It’s a pretty good indication that you’ve made it when a single syllable is enough to alert someone of who you’re talking about. But when you’re in your 18th year and on your ninth studio album, there isn’t really very much doubting that, anyway. Having been nominated for his first ‘best album’ award in 2001 with My Name is Joe, it is safe to say that at least for our generation, he has been gracing our ears pretty much since we could tell the difference between what makes good music, and what doesn’t.
Unfortunately for Joe perhaps, what’s considered good music has changed significantly since his reigning years, causing much of his offerings since circa 2008 to have gone largely unnoticed. This leads to the question of whether he has been able to adapt to these changes in his most recent offering, The Good, The Bad, The Sexy.
And at first listen, the question is a relatively easy one to answer. Leaving much to the strength of his voice and lyrics, the production on the album tends to be very simplistic, mid-tempo groovers, with no big-name producers to be seen on the list of credits. This wouldn’t be a problem had the aforementioned not fallen slightly short of expectations. We’ve heard it all before. From him. On all eight of his previous albums.
Considering the diversity that is daily being sprung from the R&B well, it’s a shame Joe makes no effort to clasp onto any of them, instead sticking to a recycled sound and recycled subject matters. Commendable as it is that he has remained true to himself, it is slightly worrying that over the course of an 18 year career he hasn’t really changed very much. And when listening to a Joe album, we already know what to expect. From top to bottom; love, lust and romance. The topics are as old as R&B itself, but slightly grating on this album. Okay, we get it, Joe.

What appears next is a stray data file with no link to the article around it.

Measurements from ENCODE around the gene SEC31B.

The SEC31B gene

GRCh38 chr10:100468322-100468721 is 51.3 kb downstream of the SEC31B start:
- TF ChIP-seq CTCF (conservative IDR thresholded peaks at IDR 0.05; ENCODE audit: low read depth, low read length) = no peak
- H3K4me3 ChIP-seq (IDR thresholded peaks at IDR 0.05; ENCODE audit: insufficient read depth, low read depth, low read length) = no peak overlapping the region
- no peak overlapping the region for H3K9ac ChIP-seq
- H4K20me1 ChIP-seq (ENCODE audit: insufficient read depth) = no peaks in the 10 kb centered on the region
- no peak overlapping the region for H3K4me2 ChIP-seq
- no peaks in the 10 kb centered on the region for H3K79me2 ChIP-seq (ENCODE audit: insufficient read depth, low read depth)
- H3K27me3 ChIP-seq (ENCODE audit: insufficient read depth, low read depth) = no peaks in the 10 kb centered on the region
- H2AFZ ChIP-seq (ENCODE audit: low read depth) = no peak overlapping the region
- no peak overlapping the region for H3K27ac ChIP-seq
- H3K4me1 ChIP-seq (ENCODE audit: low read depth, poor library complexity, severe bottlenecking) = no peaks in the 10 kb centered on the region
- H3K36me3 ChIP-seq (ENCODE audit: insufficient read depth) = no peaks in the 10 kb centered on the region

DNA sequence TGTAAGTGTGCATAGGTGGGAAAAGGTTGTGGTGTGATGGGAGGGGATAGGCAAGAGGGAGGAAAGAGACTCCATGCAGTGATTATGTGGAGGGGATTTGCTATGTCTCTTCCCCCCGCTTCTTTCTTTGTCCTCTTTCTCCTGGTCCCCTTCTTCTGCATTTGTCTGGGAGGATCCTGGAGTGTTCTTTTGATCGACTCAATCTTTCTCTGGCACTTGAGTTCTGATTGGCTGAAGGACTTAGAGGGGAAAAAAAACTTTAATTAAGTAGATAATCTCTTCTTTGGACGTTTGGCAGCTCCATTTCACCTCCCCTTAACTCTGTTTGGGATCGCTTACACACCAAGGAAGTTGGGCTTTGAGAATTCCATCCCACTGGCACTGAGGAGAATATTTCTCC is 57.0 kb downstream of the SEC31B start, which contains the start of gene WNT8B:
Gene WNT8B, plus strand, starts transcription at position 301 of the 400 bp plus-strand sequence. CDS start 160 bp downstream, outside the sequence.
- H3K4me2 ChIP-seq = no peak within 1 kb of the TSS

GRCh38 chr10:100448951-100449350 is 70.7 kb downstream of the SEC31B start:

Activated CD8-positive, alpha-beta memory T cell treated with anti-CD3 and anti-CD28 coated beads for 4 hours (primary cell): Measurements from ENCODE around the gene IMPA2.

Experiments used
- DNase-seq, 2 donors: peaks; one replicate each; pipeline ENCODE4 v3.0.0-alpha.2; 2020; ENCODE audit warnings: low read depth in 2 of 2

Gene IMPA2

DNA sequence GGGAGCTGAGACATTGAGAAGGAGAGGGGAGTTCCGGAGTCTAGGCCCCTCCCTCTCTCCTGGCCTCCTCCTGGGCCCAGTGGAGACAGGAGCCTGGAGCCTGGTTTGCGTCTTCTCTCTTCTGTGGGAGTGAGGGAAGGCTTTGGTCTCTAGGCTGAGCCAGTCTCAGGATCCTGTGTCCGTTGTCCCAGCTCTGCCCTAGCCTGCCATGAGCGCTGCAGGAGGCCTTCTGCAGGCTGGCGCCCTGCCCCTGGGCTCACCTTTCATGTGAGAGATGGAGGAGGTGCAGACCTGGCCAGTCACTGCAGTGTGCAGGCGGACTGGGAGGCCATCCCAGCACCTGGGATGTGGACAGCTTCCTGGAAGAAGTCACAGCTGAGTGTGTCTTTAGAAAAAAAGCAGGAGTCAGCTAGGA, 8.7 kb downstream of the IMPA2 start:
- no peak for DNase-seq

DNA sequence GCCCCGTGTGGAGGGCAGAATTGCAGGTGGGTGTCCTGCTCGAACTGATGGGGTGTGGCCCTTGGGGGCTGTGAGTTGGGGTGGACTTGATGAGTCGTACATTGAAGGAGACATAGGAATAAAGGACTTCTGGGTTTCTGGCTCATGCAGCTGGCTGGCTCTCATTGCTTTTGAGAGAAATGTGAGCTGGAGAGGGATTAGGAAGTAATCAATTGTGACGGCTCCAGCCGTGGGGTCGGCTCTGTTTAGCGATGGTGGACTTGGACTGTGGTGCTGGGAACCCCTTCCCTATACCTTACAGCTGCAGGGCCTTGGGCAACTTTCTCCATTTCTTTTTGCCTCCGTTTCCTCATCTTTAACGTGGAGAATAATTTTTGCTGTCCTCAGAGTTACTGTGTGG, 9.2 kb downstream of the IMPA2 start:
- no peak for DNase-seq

That’s not to say that the album is not worth listening to. Some tracks, such as ‘Almost There’ remind us of what we liked about Joe to begin with. The track features soul-warming vocals and some of the biggest sounds that appear on the 11-track project.
Joe – “Almost There”:
‘Impossible,’ the penultimate track on the album also injects some hope into the dismayed listener. Telling tales of trying and failing to fulfill a girlfriends demands the track is one of the most (and only) memorable ones, with the change in subject matter a welcome surprise.
Although it is undeniable that Joe has command of one hell of a voice, the recycled sounds seem to become more and more grating as the album progresses, with few (to no) breaks from the norm to perk or summon interest. They really don’t make them like that anymore. But if they did, would we even be there to listen? There’s an expression that goes a little something like; “when you’re finished changing, you’re finished.” Take that as you will.